This is great if you use Docker to allow yourself to experiment with software on your desktop machine without ever having to worry about any of the dependencies leaking out onto your host machine—or ever getting stuck where two bits of software use different versions of the same package, library, or other piece of software. This used to be a major headache in managing applications. Docker solves this neatly.

This also means that shipping an application component as a container means that the implementation choices made by the developers of that component are isolated from other components. Developers can focus on making the appropriate implementation choices for their specific component without having to worry about the knock-on effect to all other components in the software system. This is a really big deal. It allows you to be more innovative in the technologies you use, allowing you to experiment safely. This safety allows your teams to evolve their software to make use of new technologies and frameworks.

Dockerfiles allow you to codify all the steps that you would normally perform manually to install your application on a host server, such as updates to the operating system, installation of tools, libraries, and application server software, or installation and configuration of the application.

Just having this recipe written down somewhere is hugely useful, as it helps in understanding your application’s various dependencies.

But more than that, it means that modifying the install is so much easier. Just update the Dockerfile, re-run the docker build command, and Docker will create a new image with your changes included. Also, tags allow you to keep multiple versions of your image should you wish to support multiple versions of your application and its configuration.

The fact that this is all driven by a simple text file means that the “recipe” can be placed in source control, which means that now you can track all the changes that you make to the application, its dependencies, its configuration, and its underlying platform. This is immensely valuable for troubleshooting issues.

This also means that we can set up CI/CD pipelines that deploy more than just application changes. Now your entire application image with all its dependencies and configuration go through your CI/CD pipelines, meaning that you can push out changes to test and production environments very quickly.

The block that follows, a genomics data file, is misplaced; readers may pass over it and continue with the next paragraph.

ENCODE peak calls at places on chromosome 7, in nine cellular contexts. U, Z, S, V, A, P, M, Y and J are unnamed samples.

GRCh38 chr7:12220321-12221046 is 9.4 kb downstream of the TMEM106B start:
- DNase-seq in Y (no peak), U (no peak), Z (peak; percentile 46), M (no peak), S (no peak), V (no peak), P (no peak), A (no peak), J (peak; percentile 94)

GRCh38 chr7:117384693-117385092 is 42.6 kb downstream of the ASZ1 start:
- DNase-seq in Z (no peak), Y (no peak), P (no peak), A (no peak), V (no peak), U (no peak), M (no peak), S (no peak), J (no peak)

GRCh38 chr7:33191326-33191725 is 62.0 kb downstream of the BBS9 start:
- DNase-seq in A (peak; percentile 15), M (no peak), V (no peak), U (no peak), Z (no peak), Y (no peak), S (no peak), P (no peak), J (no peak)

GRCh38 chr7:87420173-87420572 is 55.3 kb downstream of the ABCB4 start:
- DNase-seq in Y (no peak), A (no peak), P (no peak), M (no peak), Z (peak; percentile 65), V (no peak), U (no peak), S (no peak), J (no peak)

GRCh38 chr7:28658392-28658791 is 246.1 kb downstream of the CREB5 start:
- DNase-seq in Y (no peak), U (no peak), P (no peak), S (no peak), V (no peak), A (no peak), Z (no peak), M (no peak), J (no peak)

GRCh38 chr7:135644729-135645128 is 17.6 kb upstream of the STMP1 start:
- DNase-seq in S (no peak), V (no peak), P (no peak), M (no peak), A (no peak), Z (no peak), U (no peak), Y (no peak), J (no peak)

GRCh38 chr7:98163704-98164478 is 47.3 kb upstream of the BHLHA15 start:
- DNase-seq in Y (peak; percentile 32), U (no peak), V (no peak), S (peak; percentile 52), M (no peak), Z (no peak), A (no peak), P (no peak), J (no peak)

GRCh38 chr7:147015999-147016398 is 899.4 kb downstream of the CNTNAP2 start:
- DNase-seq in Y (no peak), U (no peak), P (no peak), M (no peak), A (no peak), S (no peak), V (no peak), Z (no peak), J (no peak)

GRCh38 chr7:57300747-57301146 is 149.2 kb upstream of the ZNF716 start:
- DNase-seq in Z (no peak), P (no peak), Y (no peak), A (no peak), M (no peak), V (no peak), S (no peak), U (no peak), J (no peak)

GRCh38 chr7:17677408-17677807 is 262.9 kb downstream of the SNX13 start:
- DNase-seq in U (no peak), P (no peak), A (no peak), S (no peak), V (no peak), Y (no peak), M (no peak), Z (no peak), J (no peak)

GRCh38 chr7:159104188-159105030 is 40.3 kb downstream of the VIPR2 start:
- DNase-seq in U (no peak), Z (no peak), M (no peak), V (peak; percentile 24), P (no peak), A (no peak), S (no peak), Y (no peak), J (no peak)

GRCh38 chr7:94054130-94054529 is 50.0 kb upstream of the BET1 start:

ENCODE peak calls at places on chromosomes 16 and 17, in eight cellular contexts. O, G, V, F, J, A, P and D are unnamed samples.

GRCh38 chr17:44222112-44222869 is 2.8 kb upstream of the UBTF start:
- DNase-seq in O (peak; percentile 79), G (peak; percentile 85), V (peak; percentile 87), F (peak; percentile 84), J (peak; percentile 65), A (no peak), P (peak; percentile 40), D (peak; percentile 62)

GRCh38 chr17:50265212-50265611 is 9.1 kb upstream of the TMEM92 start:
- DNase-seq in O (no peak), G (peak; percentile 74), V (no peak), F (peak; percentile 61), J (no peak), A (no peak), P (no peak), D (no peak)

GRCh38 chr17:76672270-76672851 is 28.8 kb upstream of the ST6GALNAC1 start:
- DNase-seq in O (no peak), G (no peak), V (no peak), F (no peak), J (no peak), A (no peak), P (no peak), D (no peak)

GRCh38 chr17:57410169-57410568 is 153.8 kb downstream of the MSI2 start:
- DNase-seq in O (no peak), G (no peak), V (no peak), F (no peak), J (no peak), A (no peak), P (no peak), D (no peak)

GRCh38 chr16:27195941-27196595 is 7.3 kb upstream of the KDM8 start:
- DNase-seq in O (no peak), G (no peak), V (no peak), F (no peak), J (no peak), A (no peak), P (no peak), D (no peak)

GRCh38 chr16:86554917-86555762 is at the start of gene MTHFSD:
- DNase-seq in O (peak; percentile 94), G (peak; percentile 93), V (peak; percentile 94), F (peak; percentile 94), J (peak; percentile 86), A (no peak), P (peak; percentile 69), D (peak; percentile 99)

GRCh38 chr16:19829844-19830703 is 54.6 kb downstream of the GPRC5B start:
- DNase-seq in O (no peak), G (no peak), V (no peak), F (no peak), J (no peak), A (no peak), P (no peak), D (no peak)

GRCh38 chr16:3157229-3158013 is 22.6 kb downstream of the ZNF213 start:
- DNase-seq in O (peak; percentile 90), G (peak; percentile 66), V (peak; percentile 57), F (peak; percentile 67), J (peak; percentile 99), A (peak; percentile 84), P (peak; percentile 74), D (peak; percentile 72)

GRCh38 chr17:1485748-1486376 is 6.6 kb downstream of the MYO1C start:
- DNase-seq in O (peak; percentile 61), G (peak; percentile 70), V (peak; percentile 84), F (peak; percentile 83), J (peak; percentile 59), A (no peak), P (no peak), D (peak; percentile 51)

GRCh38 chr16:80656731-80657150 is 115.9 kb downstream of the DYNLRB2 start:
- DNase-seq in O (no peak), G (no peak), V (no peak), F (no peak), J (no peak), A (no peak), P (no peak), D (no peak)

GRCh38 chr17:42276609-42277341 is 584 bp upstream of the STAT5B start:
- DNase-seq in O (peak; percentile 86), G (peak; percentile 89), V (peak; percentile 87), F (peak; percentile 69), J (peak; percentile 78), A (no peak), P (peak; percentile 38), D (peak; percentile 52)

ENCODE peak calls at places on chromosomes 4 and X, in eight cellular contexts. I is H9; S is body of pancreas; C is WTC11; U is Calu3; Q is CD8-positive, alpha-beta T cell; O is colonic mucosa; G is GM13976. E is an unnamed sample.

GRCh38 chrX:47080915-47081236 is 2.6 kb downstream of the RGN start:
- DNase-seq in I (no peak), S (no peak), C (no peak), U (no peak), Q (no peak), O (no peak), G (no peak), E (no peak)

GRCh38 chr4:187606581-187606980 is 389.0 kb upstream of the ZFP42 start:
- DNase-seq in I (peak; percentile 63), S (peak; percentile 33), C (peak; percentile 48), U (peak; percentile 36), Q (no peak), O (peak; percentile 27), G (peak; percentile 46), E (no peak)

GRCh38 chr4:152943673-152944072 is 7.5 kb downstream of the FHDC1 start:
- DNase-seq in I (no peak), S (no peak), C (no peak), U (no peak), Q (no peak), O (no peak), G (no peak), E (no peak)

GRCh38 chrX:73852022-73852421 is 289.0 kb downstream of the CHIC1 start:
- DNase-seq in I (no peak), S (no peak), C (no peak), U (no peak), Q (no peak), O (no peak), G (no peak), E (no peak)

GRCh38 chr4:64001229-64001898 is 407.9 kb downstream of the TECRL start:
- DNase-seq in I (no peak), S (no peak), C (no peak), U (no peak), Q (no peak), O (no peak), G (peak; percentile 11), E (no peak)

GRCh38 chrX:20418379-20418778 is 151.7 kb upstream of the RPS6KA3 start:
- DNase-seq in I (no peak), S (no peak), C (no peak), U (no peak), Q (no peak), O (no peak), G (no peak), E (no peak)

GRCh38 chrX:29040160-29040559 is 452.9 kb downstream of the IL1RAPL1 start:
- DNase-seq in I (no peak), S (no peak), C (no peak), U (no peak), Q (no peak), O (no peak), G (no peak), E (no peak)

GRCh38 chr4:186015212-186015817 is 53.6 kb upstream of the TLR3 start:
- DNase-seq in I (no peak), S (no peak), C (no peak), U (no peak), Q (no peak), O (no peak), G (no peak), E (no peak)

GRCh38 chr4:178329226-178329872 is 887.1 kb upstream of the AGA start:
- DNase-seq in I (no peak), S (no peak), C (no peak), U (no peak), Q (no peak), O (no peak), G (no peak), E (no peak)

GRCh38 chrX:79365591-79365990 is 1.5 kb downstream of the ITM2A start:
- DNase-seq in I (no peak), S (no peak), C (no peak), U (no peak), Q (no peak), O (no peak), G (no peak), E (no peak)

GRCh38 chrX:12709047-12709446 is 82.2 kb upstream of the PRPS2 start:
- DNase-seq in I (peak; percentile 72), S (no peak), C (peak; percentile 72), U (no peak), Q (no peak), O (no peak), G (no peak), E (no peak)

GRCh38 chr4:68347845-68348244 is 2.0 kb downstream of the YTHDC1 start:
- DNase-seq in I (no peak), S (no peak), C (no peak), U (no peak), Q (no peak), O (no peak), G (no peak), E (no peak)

Simple, neat, and tidy. It removes the “well, it works on my machine” class of problems.



Let’s talk about Docker's “Run Any App, Anywhere” claim. Before Docker, it used to be that there were certain approaches, tools, and workflows for running your application components that would often differ depending on whether you were running them in a local desktop or on a production server. Now you can run the very same image on your Windows or Mac desktop, on your bare-metal Linux server, in a virtual machine in your data center, or even in your choice of cloud. It just runs anywhere with the exact same functional behaviour.

It is so much easier to experiment with software by pulling it down from DockerHub and running it on your desktop. I was able to get up and running with the entire ElasticStack set of software on my desktop within minutes of reading about it. When I was finished, I could just run a docker rm command to remove the container with the application, its data, and all its dependencies. Simple, neat, and tidy.

The code is executed locally on your desktop in the same way as it will be run in your test environments and in production—again, with all the dependencies and configuration packaged in. It removes the “well, it works on my machine” class of problems.

Now that we've heard about all the great benefits of packaging your applications in containers, let’s move our considerations to the cloud. As we’ll see, containers pop up here as well. In our next blog post, we will discuss how you can use containers in the cloud with Kubernetes.


Greg Hodgkinson
Practice Director

Gregory Hodgkinson is the Lifecycle Tools and Methodology Practice Director at Prolifics and an IBM Champion for Rational. Previous to that he was a Founder, Director, and the SOA Lead at 7irene, a visionary software solutions company in the United Kingdom. He has 16 years of experience in software architecture , initially specializing in the field of component-based development (CBD), then moving seamlessly into service-oriented architecture (SOA).

His extended area of expertise is the Software Development Lifecycle (SDLC), and he assists Prolifics and IBM customers in adopting agile development processes and SOA methods. He is still very much a practitioner, and has been responsible for service architectures for a number of FTSE 100 companies. He presents on agile SOA process and methods at both IBM (Rational and WebSphere) and other events, has also co-authored a Redbook on SOA solutions, and contributes to DeveloperWorks.